A letter slipped under the door of GEO after staff refused to meet with the group calls on GEO to “immediately address and remedy the inhumane treatment and abuse inflicted on immigrant prisoners” by:
- Voluntarily requesting and submitting to an investigation into prisoner deaths by the U.S. Department of Justice;
- Implement a grievance system that is accessible and transparent; and
- Allow Civil Rights groups to enter the facility to monitor conditions and prisoner complaints.
Here's a video of the press conference and attempt to deliver the letter:
All this is not to say that San Antonio has somehow dodged the problems inherent in the privately operated prison-industrial complex.
In fact, when 54-year-old Bexar County jail guard Daniel Melgoza was indicted last month on charges of depriving inmates of their civil rights and obstruction of justice â?? indictments rooted in allegations he beat and kicked two inmates at the jail five years ago â?? San Antonians weren't shocked.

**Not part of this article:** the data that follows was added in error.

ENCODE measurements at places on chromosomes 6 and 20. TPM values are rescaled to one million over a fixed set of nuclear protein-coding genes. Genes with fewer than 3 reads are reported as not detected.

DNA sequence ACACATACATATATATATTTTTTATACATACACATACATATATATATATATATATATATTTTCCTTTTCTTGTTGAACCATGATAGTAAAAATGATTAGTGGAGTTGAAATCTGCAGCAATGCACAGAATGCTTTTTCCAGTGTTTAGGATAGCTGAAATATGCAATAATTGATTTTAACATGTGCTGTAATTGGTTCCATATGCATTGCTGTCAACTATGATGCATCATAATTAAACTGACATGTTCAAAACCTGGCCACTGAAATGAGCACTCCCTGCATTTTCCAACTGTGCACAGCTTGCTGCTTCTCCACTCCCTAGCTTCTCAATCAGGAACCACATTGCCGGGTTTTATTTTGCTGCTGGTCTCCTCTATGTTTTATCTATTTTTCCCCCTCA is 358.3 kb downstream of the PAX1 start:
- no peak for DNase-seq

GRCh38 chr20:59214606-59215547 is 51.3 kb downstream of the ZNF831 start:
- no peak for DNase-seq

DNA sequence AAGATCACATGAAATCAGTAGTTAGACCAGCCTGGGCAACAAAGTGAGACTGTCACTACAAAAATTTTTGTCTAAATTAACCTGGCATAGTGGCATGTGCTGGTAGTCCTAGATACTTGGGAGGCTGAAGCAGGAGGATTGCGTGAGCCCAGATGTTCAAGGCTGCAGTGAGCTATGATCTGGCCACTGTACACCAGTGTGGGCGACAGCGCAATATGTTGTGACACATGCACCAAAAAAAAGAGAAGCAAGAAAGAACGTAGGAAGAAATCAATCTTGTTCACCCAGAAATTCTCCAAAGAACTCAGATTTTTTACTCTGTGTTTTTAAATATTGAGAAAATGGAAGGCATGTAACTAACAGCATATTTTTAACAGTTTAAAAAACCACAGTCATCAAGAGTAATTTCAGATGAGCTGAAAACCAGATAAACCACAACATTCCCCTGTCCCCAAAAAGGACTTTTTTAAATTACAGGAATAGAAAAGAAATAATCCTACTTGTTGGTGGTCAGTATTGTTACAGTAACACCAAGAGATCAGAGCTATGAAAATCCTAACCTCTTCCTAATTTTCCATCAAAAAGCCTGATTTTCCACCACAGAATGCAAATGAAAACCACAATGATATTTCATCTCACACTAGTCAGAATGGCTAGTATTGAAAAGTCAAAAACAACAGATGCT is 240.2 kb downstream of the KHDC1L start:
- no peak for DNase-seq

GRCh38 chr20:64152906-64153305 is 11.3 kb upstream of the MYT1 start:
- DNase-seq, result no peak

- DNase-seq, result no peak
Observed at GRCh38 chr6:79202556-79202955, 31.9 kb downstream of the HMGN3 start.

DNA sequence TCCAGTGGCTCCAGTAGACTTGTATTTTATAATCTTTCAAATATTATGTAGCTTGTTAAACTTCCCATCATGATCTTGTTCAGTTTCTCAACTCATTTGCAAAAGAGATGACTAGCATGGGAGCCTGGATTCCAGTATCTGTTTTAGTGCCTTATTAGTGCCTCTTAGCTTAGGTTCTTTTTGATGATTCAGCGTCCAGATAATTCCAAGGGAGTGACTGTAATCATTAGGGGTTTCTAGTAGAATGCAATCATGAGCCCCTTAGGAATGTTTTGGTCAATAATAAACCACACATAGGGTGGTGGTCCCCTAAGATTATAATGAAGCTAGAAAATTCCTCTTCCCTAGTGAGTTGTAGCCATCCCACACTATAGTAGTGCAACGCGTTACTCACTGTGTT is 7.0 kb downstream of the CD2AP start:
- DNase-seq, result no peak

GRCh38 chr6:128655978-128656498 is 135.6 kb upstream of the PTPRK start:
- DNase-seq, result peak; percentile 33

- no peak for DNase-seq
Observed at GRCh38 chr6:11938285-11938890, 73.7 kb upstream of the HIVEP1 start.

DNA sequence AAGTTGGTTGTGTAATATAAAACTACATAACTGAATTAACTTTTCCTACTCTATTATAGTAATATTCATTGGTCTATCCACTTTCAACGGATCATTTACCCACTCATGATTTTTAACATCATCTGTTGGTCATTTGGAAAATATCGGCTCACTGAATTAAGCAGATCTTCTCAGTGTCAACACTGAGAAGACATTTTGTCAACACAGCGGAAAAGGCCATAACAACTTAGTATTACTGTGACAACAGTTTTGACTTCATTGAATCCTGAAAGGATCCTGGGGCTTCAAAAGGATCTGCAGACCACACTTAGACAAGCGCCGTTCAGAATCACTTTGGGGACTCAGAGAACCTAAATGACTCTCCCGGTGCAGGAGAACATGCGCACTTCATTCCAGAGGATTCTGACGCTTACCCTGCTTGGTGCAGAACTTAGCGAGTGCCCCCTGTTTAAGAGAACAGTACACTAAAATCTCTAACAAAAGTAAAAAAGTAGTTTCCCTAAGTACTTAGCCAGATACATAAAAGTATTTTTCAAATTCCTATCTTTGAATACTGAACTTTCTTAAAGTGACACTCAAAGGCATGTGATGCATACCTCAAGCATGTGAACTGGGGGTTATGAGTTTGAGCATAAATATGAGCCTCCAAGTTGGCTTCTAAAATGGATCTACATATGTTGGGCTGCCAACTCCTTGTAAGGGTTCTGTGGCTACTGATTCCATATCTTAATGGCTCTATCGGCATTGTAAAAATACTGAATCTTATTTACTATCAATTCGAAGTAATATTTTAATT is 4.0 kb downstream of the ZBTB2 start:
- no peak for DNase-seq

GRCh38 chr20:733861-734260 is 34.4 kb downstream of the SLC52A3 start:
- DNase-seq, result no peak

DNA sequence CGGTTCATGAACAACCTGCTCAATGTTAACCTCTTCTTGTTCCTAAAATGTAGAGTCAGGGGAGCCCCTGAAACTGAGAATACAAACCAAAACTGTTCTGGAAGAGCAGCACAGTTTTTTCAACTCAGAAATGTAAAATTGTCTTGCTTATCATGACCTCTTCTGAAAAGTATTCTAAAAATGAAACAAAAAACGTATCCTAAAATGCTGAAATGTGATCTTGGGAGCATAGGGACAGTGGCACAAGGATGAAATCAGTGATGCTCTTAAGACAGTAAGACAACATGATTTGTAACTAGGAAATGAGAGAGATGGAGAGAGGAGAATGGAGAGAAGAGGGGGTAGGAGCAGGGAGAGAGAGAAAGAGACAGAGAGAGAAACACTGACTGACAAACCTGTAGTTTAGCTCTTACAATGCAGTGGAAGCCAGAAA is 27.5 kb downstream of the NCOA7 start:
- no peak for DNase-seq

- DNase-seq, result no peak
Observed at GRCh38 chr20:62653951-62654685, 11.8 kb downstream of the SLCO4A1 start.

“This confirms abuse,” Antonio Dias of the Texas Indigenous Council (pictured, far right) said, standing outside the Bexar County Courthouse. “There's a lot of allegations of more abuse.”
Though he's jumping ahead of the legal process â?? Melgoza has yet to see his day in court, after all â?? Dias' assessment of myriad allegations is accurate. According to Mary Jane Martinez, the mistreatment of her son, Jimmy Aldana III, being held on burglary charges until a January trial date, began when he was first processed into the facility. She said, although her son is not a gang member, jail administrators forced the 21-year-old to choose a gang affiliation for his cell assignment. Since, he's been warehoused for several months now on the second floor with members of a prominent, international drug gang.
The arrangement hasn't been without incident.
On October 29, a prison guard opened Aldana's cell door, allowing several inmates to swarm in and beat Aldana, along with his cellmate Joshua Martinez, so severely they were both sent to the jail's infirmary, Mary Jane Martinez said. The cell was later set on fire.
The Texas Commission on Jail Standards investigated and found that while the jailer was at fault for opening the cell door, TCOJS director Adan Munoz, Jr., blamed Aldana and Martinez for the fire. Something Martinez denies, citing a conversation she had with a jail staffer who confirmed her son had been in the infirmary at the time of the fire.